12. Internal monitor damage

Remember when Pentium computers were all the rage? Well, people definitely loved to kick their PCs back then.

Luckily, computers were far more sturdy back then. If your monitor randomly loses signal, then it might be because it has suffered some internal damage, or you bought a faulty monitor in the first place.

How to fix a monitor that randomly loses signal?

There are so many reasons why a monitor randomly loses signal. Luckily, there are just as many ways to fix this issue. If your monitor shuts off when playing games, or your monitor keeps losing signal in general, here are 13 ways to fix it!

1. Update drivers

One of the first steps you should take if your monitor randomly loses signal is to update your drivers. Press the Windows Key and type Device Manager. Click on Device Manager and go to Display Adapters.

Right-click on them and select Update Driver. After you finish, go to the Monitors section, and do the same with the drivers there. Check to see if any drivers need updates in the Sound, Video, and game controllers.

You can use software such as Driver Easy to update all your drivers. You can also uninstall your drivers and reboot your PC. Windows will automatically reinstall the latest version.

If your GPU is from Nvidia, you can manually install the GeForce Experience software, or if your GPU is from AMD, search online for the AMD Radeon software.

If you moved from a 60Hz to a 240Hz display or higher, you need to update the video card as this can cause monitor issues. To prevent further glitches, make sure you uninstall your old graphic drivers using the DDU tool.

2. Cooldown CPU

Suppose your monitor loses signal while gaming; it’s most likely due to overheating. Something might block your cooler. You have too many applications on, viruses, or dust accumulation might be blamed.

If your monitor cuts out when playing games, it might be because that game’s requirements are too high, and thus your CPU is in high demand, resulting in overheating. You can lower your game settings or buy better PC hardware.

However, if your monitor loses signal when gaming despite changing the in-game graphic settings, then you need to open up your task manager. Press CTRL + ALT + DEL, and select Task Manager.

On the Performance tab, check to see how your GPU usage is. If it is too high, go to the Process list and see which applications are straining your GPU—Right-click on these applications and select End Task.

After this, check your GPU usage and try playing your game again. If the problem persists, make sure your room temperature is adequate and nothing is blocking your cooler. A GPU standard temperature is between 65°C and 85°C

You can use software such as Core Temp, Temp Monitor for macOS, or SpeedFan for Windows, to determine your PC’s temperature. If the temperature is too high, you might need to open up your PC/laptop; just make sure you have the suitable screwdrivers.

Clean up your cooling fan if dust particles are present and check up on your thermal paste. To check up on your thermal paste, you should search for a video guideline on your respective device. 

To clean up your cooling fan, you can use a compressed air/blower and a cotton swab with rubbing alcohol. If you are using a compressed air can, be sure to hold your fan blades as they are fragile.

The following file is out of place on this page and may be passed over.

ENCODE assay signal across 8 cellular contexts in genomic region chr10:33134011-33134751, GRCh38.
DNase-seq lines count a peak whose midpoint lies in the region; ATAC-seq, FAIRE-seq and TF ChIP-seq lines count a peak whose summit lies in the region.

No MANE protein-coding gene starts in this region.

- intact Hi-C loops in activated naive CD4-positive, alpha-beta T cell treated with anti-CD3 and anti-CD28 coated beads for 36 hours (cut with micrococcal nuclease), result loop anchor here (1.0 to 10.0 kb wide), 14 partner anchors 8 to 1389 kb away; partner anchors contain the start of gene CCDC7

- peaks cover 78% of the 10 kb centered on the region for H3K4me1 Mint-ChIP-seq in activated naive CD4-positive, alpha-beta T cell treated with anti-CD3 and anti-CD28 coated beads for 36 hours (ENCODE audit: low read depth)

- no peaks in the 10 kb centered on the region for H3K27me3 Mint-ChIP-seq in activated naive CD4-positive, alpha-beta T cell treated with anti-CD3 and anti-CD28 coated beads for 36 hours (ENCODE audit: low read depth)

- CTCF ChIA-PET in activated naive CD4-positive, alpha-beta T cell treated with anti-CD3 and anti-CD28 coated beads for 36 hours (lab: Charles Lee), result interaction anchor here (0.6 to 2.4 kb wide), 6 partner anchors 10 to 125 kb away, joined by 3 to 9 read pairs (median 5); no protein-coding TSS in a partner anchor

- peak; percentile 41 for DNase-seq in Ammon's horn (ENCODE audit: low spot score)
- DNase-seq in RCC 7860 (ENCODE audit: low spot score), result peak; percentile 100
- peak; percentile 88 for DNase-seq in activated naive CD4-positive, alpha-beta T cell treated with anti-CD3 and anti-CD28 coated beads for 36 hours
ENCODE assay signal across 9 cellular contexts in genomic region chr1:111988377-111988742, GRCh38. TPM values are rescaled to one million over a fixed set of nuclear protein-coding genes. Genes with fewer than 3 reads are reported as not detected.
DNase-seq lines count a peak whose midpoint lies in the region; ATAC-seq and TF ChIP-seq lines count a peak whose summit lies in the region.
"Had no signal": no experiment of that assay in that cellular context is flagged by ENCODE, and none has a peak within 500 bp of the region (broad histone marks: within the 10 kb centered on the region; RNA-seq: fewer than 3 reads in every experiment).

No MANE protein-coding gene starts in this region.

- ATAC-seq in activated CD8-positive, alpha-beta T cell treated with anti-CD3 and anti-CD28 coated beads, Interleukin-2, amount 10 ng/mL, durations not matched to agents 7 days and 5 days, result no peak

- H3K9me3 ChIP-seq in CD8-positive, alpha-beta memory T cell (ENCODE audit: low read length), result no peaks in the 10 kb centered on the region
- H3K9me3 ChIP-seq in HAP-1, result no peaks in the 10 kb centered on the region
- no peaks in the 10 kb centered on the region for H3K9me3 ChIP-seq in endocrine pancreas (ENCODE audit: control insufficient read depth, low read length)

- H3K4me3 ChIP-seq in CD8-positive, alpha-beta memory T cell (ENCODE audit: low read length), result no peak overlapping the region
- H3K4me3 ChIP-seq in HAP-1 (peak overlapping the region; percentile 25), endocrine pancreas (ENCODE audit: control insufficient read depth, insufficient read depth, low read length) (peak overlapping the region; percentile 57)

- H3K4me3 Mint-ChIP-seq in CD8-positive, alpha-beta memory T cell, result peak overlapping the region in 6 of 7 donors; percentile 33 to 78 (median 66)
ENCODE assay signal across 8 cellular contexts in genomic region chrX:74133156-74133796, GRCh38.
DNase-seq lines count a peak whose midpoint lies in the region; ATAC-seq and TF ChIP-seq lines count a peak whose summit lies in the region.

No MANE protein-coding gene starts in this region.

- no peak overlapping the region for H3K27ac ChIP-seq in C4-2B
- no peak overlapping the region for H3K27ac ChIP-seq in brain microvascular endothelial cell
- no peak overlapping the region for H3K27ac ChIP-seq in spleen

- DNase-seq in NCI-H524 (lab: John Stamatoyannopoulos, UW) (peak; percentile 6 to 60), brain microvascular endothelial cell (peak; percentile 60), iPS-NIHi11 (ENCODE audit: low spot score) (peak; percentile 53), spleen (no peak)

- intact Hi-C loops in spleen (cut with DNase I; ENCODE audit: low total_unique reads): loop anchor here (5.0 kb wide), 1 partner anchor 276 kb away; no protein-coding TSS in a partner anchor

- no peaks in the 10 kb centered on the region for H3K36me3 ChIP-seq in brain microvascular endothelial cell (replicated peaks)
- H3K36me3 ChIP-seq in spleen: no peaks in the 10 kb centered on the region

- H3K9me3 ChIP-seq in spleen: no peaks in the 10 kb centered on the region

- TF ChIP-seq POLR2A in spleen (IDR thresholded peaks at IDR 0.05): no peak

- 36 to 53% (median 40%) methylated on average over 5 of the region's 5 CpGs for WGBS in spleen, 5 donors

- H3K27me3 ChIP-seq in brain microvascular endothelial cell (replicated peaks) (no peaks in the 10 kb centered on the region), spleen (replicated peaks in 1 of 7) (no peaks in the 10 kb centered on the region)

Stay a couple of inches away from your internal hardware, and use short bursts of air. Use the cotton swab with alcohol to rub the fan blades. If you suspect your CPU fan has other issues, read more about optimizing it.

3. Replace monitor cables and outlet

If your monitor loses signal when playing games despite the right CPU temperatures, it might mean that either your monitor cables or the outlet are faulty. Additionally, you might need more powerful cables.

For example, if you want to get 120Hz on your gaming TV from your PC, your cables might not support it. You may confront errors such as “monitor not receiving signal.” Check out the proper cables online for your desired usage to solve this. 

Before throwing your cables away, make sure they are correctly plugged in and in the proper ports. If they’re not, then this is why your monitor randomly loses signal. Lastly, if your cables are too old, they might have some damage, or they are simply used up.

The best thing to do is to replace them with the proper monitor cables. Check your outlet and ensure that it is working. Replace your outlet if the issue is here. 

4. Check UPS and surge protector 

A UPS or surge protector can be defective. This can cause your monitor to lose power randomly.

Connect your monitor/computer directly to the wall outlet and disconnect the UPS. If your monitor no longer randomly loses signal, then it means that your UPS is overloaded, has too many devices connected to it, or faced other power situations.

5. Clear up files on SSD

Some Windows users reportedly fixed their monitor loses signal when playing games issue once they’ve cleaned up their SSD’s. It’s not clear why this happens. However, you can try it out and see if it works.

Remove unnecessary files from your SSD until you consider that there is enough free space on it. Check to see if the problem persists.

6. Update all drivers and OS

If your monitor keeps losing signal, you should make sure that your OS software is also up-to-date apart from updating your drivers. Some outdated software can cause problems with your monitor.

Go to Start>Settings>Update & Security and check if any updates are available for your Windows. Once the updates are completed, reboot your PC. If this didn’t solve your monitor issues, then buggy devices might have something to do with it.